Re: [dev] [RFC] Design of a vim like text editor

From: Ralph Eastwood <>
Date: Wed, 17 Sep 2014 07:39:55 +0100

Maxime Coste wrote:
> That last one is by far the most interesting, Bartos being very familliar with
> C++. Note that its not C that is advocated, but haskell...

I would advocate functional languages (not necessarily Haskell) over C++ any day
 - although implementations of functional languages have this far
disappointed me slightly.
I'm hoping a good multi paradigm language will appear some day.

On 17 September 2014 06:57, Markus Teich <> wrote:
> Maxime Coste wrote:
>> That is the complaint I mostly hear about Go, the lack of Generic. That and
>> garbage collection.
> Why would I want to apply the same algorithm to semantically different
> arguments? Appart from different kinds of number representations no useful
> example comes to mind.

That is a good point; I think the current purpose of generics in other
languages is to
enforce type checking and provide implicit pointer conversion (for
example in C if you
had a data structure/algorithm that took in a generic type argument as
a pointer).
These are conveniences, and not necessities.

However, there is one more valid use in the case of a generic
algorithm/data structure.
Imagine you have subroutines/functions that relate to your data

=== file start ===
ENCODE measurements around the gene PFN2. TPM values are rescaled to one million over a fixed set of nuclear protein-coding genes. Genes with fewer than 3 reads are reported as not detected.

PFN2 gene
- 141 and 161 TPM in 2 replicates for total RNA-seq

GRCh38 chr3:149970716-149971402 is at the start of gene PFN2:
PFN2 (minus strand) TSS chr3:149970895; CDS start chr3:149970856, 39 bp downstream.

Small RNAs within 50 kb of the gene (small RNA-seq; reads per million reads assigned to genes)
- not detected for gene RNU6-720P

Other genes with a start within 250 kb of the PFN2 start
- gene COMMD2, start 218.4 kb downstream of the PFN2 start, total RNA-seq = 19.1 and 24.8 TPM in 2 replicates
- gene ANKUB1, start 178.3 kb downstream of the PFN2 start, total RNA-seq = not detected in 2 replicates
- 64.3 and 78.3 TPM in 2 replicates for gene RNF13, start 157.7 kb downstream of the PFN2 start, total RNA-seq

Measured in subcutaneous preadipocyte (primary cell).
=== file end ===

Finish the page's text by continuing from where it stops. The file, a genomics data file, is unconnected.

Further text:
structure and you want
to add an item. Generics allow you to write one piece of code to deal
with all types and
let you pass the items *by value* rather than *by reference*. This
would be useful when
your item data type is small so it can be optimised by the compiler.
It's not like this can't be done in C, you can use X-Macros [1] to do this
(I realised after writing this example). I guess, it's arguably less elegant.
For more syntactic sugar, _Generic from C11 would work, but is not necessary.

On a more constructive note, I think a list of C++ paradigms that are commonly
used could be compared with their C counterparts... That would make it a useful
reference for suckless programmers.

What are people's views on literate programming for maths heavy code?
Like Maxime, operator overloading in C++ for maths code offloads the
brain so you can
focus more on the algorithmic detail and remember what you have done
when you return
to the code after a long time (or if someone else has to read it).
I think, however, literate programming using LaTeX would allow the
same degree of
expression and probably be even better for readability.
I realise suckless code doesn't tend to make use of literate
programming often, particularly
because the code is relatively simple, memory management patterns
which C programmers
would have seen countless times over, but for complicated and novel algorithms,
different thought patterns are necessary.

C++ provides error-checking facilities that C does not possess.
However, I think these are
rather limited in scope. I would rather go for verification proofs [2].

Although C is good enough for most of us, I can't help but wonder if ideas from
Forth, Haskell, Lisp, Alef (and so on) could somehow provide a clean systems
language without feature bloat. For instance in C (yes C), I can
immediately think of
6 different recursive mechanisms/keywords... is that many necessary???



Tai Chi Minh Ralph Eastwood
Received on Wed Sep 17 2014 - 08:39:55 CEST

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